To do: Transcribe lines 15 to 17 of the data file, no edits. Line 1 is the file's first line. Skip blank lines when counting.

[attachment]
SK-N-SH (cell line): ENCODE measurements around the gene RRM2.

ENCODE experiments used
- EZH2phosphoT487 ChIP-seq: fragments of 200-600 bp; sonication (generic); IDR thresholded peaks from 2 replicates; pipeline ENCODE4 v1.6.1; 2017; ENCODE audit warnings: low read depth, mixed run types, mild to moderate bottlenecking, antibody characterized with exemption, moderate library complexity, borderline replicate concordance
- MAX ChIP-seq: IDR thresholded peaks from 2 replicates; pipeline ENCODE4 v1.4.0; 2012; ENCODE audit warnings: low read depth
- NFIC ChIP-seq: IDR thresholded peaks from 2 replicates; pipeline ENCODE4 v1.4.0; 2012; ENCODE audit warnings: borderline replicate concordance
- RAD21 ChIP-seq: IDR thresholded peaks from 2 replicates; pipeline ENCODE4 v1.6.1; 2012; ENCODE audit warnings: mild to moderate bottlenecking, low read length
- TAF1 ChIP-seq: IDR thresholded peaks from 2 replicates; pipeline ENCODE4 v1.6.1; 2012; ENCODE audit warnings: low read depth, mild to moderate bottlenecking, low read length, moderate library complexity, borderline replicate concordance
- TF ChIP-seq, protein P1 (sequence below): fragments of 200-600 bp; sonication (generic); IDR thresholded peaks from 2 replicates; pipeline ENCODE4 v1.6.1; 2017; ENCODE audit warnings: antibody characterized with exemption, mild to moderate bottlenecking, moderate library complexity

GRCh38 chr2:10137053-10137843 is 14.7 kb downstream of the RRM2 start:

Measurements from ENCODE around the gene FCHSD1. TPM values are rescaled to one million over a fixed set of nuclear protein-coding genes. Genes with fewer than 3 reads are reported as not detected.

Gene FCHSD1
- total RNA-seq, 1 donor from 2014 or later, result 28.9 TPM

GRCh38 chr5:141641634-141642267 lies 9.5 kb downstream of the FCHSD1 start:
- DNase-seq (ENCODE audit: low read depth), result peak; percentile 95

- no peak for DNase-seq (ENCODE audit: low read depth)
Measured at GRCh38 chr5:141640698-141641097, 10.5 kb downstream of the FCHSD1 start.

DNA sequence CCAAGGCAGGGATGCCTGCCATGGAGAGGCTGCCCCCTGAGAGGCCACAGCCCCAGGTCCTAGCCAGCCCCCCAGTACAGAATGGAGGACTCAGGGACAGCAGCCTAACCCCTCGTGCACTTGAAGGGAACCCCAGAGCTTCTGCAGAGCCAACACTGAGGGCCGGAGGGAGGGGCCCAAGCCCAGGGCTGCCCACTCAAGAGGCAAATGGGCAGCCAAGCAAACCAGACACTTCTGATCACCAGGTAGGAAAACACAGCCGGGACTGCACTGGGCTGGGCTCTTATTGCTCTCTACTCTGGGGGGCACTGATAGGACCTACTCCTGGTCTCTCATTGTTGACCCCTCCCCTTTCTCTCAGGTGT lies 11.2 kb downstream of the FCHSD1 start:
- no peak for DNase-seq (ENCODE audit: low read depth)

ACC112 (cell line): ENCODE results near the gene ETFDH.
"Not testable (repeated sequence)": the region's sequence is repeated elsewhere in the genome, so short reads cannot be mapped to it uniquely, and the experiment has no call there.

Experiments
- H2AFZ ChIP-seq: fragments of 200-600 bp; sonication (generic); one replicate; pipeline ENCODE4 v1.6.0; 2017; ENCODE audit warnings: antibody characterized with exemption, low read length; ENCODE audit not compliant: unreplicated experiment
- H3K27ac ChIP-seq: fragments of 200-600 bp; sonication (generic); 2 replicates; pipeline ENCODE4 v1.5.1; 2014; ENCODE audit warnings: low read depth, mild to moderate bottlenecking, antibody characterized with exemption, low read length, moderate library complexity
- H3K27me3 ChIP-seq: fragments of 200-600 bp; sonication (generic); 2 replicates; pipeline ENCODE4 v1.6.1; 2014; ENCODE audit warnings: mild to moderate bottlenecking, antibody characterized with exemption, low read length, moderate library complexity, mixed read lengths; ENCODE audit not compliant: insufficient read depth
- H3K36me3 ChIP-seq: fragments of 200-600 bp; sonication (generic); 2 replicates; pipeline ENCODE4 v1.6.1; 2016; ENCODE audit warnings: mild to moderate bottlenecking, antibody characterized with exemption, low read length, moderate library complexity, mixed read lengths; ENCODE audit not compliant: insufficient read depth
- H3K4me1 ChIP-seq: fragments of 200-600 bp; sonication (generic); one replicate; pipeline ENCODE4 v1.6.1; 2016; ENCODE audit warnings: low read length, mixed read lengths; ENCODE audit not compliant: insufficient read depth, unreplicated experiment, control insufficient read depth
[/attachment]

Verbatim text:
- no peak for DNase-seq (ENCODE audit: low read depth)
Measured at GRCh38 chr5:141640698-141641097, 10.5 kb downstream of the FCHSD1 start.

DNA sequence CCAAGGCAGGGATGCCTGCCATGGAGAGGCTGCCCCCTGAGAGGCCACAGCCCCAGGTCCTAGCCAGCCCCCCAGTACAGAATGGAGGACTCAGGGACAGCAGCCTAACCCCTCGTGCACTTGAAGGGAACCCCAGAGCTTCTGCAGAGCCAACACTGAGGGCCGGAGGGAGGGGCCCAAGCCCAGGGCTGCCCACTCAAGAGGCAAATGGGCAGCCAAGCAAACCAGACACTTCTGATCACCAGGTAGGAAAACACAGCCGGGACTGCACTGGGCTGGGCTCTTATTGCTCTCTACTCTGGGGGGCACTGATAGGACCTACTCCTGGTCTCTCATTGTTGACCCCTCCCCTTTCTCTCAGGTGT lies 11.2 kb downstream of the FCHSD1 start: